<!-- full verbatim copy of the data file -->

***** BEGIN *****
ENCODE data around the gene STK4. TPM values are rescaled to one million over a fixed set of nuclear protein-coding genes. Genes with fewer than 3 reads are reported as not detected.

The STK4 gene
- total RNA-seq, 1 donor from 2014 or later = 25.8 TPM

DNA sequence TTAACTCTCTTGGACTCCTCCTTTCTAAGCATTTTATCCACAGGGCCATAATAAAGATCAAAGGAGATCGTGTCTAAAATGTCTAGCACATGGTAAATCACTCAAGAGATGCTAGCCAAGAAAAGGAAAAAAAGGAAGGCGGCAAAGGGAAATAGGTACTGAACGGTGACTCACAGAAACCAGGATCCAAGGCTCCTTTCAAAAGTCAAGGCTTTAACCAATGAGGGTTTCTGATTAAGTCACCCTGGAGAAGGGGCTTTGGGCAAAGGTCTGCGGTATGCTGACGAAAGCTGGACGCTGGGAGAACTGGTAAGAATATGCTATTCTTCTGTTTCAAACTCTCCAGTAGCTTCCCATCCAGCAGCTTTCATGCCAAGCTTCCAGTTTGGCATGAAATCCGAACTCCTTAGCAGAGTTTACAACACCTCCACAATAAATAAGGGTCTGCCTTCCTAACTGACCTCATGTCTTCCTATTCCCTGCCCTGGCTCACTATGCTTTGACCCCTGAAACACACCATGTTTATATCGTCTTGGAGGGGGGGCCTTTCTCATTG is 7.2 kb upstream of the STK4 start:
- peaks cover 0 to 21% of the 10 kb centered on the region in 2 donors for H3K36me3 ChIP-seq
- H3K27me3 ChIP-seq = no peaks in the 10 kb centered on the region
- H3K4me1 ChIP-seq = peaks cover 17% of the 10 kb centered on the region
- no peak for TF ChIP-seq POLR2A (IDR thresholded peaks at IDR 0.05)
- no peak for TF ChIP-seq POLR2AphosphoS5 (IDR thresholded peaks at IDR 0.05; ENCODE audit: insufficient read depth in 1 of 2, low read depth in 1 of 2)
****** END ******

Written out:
ENCODE data around the gene STK4. TPM values are rescaled to one million over a fixed set of nuclear protein-coding genes. Genes with fewer than 3 reads are reported as not detected.

The STK4 gene
- total RNA-seq, 1 donor from 2014 or later = 25.8 TPM

DNA sequence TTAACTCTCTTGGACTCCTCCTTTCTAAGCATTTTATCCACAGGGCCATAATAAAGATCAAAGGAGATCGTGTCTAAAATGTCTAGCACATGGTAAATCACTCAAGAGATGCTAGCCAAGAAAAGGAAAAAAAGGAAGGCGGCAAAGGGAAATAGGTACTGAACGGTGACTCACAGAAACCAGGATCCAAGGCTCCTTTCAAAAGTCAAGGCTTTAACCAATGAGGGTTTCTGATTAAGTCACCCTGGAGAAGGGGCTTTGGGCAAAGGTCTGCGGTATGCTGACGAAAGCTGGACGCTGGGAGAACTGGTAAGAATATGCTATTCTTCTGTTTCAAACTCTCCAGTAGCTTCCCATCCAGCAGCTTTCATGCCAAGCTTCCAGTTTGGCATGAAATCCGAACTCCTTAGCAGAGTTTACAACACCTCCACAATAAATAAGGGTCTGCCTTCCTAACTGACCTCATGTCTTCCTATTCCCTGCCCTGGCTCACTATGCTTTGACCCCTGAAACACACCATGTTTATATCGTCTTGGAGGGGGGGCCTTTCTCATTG is 7.2 kb upstream of the STK4 start:
- peaks cover 0 to 21% of the 10 kb centered on the region in 2 donors for H3K36me3 ChIP-seq
- H3K27me3 ChIP-seq = no peaks in the 10 kb centered on the region
- H3K4me1 ChIP-seq = peaks cover 17% of the 10 kb centered on the region
- no peak for TF ChIP-seq POLR2A (IDR thresholded peaks at IDR 0.05)
- no peak for TF ChIP-seq POLR2AphosphoS5 (IDR thresholded peaks at IDR 0.05; ENCODE audit: insufficient read depth in 1 of 2, low read depth in 1 of 2)